At cross purposes

Meaning: If two people are at cross purposes, there is a misunderstanding as to what each one is talking about. “Look, we seem to be at cross purposes you’re talking about ‘sailing’ boats but I’m talking about selling’ boats ”

Dumbing down

Meaning: If something, such as a television programme or a film production, is dumbed down, it is deliberately made less intelligent or less demanding, in order to attract a larger audience. “Some TV channels are dumbing down their programmes in an attempt to increase their audience ratings.”

Enough said

Meaning: This expression is used to indicate that you have completely understood what someone has just told you and you do notneed any further explanation. “Your mother-in-law arrived unexpectedly last night? – enough said!”

Eyes wide open

Meaning: If you do something with your eyes open, you are fully ware of what you are doing. “I took on the job with my eyes wide so I’m not complaining ”

Get the message

Meaning: If you get the message, you

understand what someone is trying to tell you, even if it is expressed in actions or gestures rather than words. “When Tony pointed at his watch, I got the message – it was time to leave for the airport.”

Get the picture

Meaning: To say that a person gets the picture means that they understand what is being explained or described. “The alarm went off people were running everywhere you get the picture I’m sure!”

Get wise to something Meaning: If you get wise to something, you learn something that you were unaware of before. “He finally got wise to the fact that children were stealing apples from his garden.”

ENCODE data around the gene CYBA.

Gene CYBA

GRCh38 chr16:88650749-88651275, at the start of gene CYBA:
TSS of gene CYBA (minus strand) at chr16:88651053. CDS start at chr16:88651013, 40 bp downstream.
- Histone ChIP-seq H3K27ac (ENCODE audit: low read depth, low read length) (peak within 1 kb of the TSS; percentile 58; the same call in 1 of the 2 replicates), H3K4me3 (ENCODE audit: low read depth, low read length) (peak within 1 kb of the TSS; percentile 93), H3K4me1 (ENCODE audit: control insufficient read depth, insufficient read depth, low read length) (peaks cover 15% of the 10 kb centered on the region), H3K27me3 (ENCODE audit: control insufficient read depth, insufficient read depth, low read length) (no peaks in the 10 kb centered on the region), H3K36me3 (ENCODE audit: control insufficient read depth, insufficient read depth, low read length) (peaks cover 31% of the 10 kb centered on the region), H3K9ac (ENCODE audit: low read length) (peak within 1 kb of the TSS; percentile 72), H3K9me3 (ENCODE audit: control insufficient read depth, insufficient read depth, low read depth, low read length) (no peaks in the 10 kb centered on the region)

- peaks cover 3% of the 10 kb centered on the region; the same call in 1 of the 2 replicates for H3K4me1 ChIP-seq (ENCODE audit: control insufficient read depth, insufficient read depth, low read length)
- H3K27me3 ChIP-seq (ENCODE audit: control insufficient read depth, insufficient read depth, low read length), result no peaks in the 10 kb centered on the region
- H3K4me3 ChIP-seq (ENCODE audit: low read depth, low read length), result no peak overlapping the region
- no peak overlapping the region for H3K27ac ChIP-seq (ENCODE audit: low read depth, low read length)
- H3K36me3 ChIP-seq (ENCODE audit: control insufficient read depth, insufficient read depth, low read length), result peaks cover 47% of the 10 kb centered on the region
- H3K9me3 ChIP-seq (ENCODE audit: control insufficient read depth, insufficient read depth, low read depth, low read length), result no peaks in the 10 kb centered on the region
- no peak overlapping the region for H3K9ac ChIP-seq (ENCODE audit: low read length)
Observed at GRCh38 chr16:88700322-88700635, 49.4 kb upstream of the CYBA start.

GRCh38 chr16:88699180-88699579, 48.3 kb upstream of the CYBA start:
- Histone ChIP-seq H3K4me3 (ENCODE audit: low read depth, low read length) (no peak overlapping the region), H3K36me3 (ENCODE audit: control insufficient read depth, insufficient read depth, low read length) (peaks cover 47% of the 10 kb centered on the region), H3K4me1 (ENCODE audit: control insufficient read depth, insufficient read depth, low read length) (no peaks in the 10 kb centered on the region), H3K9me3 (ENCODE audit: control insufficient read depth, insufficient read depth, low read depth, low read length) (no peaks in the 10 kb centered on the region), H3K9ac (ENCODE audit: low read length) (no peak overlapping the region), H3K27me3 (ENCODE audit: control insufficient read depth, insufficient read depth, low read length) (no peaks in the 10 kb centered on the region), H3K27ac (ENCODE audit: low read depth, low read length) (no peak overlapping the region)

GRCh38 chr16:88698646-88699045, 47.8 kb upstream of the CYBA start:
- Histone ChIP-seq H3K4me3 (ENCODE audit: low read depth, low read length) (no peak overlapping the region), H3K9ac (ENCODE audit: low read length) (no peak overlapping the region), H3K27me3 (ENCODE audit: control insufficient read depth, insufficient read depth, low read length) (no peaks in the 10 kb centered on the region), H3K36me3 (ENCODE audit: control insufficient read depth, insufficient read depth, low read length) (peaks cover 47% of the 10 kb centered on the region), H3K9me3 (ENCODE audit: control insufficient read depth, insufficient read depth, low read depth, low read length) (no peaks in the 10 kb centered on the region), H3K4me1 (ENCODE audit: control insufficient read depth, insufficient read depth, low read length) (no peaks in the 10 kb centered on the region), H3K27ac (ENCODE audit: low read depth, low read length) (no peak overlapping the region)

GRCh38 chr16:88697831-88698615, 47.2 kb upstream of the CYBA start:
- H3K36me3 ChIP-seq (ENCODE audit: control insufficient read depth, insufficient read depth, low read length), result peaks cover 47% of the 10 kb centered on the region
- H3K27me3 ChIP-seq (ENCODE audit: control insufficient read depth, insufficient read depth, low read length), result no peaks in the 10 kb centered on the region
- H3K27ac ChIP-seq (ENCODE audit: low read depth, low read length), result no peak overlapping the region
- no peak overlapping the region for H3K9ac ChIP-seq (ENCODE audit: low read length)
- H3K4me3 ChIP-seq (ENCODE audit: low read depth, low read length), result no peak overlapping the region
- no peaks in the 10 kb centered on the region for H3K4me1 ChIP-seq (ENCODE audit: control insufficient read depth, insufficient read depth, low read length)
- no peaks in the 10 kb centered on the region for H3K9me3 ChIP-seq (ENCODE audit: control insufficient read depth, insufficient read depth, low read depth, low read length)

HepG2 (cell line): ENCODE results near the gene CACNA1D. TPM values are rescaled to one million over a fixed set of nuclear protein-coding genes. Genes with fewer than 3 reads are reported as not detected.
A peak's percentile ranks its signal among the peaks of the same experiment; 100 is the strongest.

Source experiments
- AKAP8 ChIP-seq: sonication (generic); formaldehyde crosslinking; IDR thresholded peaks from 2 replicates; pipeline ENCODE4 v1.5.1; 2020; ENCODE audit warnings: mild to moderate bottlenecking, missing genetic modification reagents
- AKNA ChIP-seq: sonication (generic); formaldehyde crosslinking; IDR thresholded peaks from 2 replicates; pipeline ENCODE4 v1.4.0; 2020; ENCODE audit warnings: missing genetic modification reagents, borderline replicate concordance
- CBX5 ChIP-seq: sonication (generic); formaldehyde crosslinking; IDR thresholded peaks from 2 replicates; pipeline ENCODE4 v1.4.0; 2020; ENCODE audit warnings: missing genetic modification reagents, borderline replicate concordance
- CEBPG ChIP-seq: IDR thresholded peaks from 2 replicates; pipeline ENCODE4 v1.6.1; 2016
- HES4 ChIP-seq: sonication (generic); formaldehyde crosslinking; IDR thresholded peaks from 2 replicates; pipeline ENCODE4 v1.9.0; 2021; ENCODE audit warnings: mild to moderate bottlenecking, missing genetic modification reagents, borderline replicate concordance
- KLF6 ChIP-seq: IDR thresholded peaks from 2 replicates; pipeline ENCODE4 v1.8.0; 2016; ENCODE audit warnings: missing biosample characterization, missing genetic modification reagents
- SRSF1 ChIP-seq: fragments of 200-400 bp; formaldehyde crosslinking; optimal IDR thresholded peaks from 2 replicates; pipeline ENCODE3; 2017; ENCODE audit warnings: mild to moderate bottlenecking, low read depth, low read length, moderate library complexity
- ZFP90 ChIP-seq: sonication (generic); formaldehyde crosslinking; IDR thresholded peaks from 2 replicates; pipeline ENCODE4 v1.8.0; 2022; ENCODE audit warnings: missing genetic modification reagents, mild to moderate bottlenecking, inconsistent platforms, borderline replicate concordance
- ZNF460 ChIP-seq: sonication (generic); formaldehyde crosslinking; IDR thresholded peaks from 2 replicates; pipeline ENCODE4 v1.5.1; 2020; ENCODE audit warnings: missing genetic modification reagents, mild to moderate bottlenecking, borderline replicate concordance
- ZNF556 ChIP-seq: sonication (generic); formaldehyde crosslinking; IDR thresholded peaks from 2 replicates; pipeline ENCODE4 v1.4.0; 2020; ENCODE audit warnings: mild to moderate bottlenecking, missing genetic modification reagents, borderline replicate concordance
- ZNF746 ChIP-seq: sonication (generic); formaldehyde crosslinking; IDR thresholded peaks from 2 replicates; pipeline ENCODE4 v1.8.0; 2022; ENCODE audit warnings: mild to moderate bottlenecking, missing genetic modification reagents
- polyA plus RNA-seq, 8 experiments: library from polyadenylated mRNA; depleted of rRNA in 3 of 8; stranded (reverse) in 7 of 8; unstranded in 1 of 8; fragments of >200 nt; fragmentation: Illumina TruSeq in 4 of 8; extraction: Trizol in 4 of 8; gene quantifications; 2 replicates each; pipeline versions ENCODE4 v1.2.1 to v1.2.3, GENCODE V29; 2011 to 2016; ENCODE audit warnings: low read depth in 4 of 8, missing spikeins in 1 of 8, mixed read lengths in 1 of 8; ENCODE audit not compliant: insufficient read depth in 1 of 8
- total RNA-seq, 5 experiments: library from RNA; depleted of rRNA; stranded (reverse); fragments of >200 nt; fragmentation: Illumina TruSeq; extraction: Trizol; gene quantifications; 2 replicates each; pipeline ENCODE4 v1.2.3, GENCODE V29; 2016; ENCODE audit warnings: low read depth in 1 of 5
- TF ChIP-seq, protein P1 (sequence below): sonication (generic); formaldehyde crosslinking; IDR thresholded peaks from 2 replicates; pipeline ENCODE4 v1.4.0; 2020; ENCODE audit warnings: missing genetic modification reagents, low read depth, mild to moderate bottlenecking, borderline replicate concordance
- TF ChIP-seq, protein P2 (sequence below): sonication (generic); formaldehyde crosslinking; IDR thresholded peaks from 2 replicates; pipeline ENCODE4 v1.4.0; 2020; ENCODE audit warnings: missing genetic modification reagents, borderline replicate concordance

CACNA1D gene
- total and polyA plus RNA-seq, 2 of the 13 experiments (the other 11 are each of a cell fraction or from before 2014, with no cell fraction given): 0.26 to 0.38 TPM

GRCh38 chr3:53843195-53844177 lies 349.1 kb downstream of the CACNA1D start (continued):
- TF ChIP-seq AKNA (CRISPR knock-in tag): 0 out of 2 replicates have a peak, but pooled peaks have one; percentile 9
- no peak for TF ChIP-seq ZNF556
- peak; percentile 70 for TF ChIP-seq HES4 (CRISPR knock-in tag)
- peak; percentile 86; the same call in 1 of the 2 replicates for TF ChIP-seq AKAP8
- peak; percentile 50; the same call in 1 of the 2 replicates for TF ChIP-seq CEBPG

Hammer (something) home

Meaning: If you hammer home a point or an argument, you repeat it often to make sure that it is fully understood. “The policeman hammered home the dangers of drinking and driving.”

Hit the nail on the head

Meaning: When you hit the nail on the head, you are absolutely right about something or have guessed the exact nature of a problem or situation. “You hit the nail on the head when you said Mark had money problems. He’s lost his job!”

Horse sense

Meaning: Someone who has horse sense is a practical thinker who has the ability to make sensible decisions. “Don’t worry. Charlie has good horse sense. He’ll do the right thing.”

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Ignorance is bliss

Meaning: This expression means that if you don’t know about problem or unpleasant fact, you won’t worry about it. “I didn’t know our neighbour was an escaped prisoner until the police arrived-ignorance is bliss!”

Jump to conclusions

Meaning: A person who jumps to conclusions reaches a decision or makes a judgement too fast, before taking the time to check out all the facts. “We haven’t got the full story yet so let’s not jump to conclusions.”

Know the score

Meaning: When you know the score, you are well-informed about a situation and know what to expect “If Julie damages the car, her dad won’t lend it to her again. She knows the score.” Know which side your bread is


Meaning: If you know which side your bread is buttered, you know where your interests lie, or what will be to your advantage. “Jack never argues with his father-in-law. He knows which side his bread is buttered. ”

Learning curve

Meaning: This expression refers to the length of time needed to learn something new. “The new system has a long learning curve so we’ll have to give the staff time to get used to it.”

Light bulb moment

Meaning: A light bulb moment is when you have a sudden moment of inspiration, comprehension or realization. “Harry had a light-bulb moment when he finally realized what was blocking the mechanism.”

Lose the plot

Meaning: If a situation becomes so confusing that you are unable to understand what is happening or what you are supposed to do, you lose the plot. “His instructions were so long and confusing that I just lost the plot!

A lost ball in high weeds